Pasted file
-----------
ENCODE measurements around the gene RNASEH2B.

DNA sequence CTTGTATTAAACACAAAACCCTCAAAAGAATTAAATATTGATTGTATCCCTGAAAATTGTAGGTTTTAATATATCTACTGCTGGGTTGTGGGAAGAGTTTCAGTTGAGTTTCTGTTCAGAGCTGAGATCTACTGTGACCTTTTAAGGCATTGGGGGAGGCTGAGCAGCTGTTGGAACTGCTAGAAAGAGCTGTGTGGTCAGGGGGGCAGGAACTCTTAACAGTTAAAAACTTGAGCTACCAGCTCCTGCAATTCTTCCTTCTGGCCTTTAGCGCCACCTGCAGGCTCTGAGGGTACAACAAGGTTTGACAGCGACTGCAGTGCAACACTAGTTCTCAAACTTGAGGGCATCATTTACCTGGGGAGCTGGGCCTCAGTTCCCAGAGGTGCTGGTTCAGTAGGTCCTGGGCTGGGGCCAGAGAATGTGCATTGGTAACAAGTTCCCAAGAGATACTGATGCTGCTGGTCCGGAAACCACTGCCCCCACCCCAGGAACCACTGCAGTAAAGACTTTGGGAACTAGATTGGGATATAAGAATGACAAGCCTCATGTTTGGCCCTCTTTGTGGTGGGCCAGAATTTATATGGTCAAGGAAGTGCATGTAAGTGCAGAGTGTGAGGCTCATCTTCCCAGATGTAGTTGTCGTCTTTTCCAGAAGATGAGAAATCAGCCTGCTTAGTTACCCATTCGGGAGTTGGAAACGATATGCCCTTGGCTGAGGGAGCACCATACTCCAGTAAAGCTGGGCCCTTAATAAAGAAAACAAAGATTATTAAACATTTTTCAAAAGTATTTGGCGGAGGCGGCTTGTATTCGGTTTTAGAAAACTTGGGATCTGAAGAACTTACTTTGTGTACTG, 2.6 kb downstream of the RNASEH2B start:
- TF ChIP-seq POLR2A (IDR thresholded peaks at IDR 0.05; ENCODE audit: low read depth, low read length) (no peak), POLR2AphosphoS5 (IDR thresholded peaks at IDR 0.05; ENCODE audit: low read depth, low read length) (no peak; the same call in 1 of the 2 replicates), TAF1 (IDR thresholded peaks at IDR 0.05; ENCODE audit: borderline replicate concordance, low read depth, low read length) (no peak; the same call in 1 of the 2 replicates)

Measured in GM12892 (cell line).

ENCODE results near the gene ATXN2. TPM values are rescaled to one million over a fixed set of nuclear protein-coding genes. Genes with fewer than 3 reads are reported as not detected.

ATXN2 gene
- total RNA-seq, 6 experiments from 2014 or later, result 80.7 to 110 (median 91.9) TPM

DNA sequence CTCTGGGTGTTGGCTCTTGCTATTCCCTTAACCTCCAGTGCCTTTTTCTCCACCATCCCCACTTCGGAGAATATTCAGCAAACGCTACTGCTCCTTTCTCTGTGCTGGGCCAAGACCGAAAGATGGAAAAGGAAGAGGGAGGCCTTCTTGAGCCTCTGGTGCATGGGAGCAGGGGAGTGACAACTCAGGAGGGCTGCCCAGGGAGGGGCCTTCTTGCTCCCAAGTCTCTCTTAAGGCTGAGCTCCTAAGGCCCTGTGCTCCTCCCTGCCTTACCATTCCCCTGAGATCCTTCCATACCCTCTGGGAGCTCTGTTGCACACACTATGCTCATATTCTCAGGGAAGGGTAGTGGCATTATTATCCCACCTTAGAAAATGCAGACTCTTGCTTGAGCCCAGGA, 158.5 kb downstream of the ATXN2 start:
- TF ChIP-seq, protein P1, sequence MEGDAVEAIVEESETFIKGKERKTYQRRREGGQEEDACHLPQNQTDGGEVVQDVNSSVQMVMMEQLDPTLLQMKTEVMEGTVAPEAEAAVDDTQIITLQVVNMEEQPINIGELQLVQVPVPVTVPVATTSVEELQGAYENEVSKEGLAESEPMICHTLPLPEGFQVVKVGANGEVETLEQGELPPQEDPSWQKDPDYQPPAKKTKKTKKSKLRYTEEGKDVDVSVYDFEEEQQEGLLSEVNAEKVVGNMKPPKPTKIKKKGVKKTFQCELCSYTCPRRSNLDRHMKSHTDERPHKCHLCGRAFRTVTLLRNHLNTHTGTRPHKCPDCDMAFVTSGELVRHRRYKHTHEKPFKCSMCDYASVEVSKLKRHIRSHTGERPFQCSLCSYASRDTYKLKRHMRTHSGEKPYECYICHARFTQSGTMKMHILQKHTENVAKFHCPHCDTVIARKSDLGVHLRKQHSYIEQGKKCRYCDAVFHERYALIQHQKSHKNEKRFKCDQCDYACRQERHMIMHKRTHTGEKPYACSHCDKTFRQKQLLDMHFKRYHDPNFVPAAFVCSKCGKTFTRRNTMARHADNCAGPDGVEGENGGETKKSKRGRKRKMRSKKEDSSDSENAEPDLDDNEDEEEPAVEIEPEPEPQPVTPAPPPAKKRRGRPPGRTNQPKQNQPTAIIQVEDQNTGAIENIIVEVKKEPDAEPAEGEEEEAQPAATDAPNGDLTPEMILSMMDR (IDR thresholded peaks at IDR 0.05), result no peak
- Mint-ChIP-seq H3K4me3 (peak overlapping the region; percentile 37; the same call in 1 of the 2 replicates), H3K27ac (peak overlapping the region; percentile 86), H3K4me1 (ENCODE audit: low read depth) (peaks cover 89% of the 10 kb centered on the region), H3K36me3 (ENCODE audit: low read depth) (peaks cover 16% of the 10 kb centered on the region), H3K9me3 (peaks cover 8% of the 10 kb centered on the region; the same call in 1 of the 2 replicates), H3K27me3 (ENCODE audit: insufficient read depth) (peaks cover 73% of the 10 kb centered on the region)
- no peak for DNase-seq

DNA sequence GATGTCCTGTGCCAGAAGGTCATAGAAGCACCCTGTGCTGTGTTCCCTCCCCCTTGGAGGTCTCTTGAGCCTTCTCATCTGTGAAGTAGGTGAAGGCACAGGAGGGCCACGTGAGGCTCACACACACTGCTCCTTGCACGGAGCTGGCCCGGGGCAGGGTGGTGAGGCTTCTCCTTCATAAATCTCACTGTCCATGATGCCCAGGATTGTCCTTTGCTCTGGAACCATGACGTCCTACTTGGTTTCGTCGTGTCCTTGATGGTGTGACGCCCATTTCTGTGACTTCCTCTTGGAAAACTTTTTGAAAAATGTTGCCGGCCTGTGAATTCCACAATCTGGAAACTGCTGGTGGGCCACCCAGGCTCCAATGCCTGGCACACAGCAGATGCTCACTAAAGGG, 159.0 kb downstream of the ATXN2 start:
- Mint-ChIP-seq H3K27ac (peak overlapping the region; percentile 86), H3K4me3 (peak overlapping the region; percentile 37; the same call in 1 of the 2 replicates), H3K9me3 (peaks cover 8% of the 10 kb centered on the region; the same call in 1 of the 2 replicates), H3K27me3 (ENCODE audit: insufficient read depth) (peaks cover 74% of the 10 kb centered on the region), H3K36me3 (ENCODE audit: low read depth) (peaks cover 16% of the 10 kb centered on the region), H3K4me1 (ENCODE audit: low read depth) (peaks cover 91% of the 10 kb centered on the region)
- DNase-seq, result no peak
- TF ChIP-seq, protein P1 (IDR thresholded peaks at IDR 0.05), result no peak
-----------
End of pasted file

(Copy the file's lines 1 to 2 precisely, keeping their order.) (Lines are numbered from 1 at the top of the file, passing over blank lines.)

ENCODE measurements around the gene RNASEH2B.

DNA sequence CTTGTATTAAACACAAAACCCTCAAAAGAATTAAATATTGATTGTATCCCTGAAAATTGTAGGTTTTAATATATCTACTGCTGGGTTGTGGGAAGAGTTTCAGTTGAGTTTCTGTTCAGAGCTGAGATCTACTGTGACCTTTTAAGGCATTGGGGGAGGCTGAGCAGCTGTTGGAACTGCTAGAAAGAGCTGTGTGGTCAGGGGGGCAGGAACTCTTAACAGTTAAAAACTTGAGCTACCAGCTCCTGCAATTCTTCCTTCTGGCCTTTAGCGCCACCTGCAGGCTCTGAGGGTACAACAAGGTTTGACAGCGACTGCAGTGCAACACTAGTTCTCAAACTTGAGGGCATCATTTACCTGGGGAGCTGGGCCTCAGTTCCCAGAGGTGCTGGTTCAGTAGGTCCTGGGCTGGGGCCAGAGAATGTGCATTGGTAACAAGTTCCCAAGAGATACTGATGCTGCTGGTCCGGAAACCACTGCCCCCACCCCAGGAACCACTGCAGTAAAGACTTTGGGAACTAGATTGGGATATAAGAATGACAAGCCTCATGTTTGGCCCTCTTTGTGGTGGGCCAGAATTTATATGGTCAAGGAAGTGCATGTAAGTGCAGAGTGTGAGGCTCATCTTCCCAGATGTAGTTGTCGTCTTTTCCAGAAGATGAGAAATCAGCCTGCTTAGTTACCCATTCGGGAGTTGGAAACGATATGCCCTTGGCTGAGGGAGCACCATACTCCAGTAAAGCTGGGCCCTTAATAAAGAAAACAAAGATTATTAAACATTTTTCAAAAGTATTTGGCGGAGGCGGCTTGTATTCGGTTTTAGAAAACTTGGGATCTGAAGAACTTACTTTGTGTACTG, 2.6 kb downstream of the RNASEH2B start: